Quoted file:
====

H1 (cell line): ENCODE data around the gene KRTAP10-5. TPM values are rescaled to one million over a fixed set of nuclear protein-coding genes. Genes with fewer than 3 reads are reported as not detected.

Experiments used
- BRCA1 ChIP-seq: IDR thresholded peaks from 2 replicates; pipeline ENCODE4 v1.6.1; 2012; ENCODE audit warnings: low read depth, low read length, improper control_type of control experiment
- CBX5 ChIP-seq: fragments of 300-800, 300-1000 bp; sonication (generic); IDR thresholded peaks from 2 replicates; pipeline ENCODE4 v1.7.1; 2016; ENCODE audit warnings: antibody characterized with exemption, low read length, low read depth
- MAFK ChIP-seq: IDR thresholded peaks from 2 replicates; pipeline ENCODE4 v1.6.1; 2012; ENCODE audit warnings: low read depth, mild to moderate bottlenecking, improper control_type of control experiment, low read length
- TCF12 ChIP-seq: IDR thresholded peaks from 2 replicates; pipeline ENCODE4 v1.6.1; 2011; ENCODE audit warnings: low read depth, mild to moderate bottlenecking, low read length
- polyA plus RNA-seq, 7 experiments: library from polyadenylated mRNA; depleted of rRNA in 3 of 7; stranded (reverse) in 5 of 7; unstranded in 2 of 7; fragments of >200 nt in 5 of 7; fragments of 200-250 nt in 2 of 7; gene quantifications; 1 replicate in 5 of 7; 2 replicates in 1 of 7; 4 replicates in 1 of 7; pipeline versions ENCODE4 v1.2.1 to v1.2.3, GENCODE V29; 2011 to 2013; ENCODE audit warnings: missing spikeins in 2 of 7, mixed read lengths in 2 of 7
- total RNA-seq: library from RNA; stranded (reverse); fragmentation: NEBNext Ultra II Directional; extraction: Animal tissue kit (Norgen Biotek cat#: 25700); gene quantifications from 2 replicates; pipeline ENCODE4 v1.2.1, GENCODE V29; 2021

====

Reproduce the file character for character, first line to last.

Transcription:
H1 (cell line): ENCODE data around the gene KRTAP10-5. TPM values are rescaled to one million over a fixed set of nuclear protein-coding genes. Genes with fewer than 3 reads are reported as not detected.

Experiments used
- BRCA1 ChIP-seq: IDR thresholded peaks from 2 replicates; pipeline ENCODE4 v1.6.1; 2012; ENCODE audit warnings: low read depth, low read length, improper control_type of control experiment
- CBX5 ChIP-seq: fragments of 300-800, 300-1000 bp; sonication (generic); IDR thresholded peaks from 2 replicates; pipeline ENCODE4 v1.7.1; 2016; ENCODE audit warnings: antibody characterized with exemption, low read length, low read depth
- MAFK ChIP-seq: IDR thresholded peaks from 2 replicates; pipeline ENCODE4 v1.6.1; 2012; ENCODE audit warnings: low read depth, mild to moderate bottlenecking, improper control_type of control experiment, low read length
- TCF12 ChIP-seq: IDR thresholded peaks from 2 replicates; pipeline ENCODE4 v1.6.1; 2011; ENCODE audit warnings: low read depth, mild to moderate bottlenecking, low read length
- polyA plus RNA-seq, 7 experiments: library from polyadenylated mRNA; depleted of rRNA in 3 of 7; stranded (reverse) in 5 of 7; unstranded in 2 of 7; fragments of >200 nt in 5 of 7; fragments of 200-250 nt in 2 of 7; gene quantifications; 1 replicate in 5 of 7; 2 replicates in 1 of 7; 4 replicates in 1 of 7; pipeline versions ENCODE4 v1.2.1 to v1.2.3, GENCODE V29; 2011 to 2013; ENCODE audit warnings: missing spikeins in 2 of 7, mixed read lengths in 2 of 7
- total RNA-seq: library from RNA; stranded (reverse); fragmentation: NEBNext Ultra II Directional; extraction: Animal tissue kit (Norgen Biotek cat#: 25700); gene quantifications from 2 replicates; pipeline ENCODE4 v1.2.1, GENCODE V29; 2021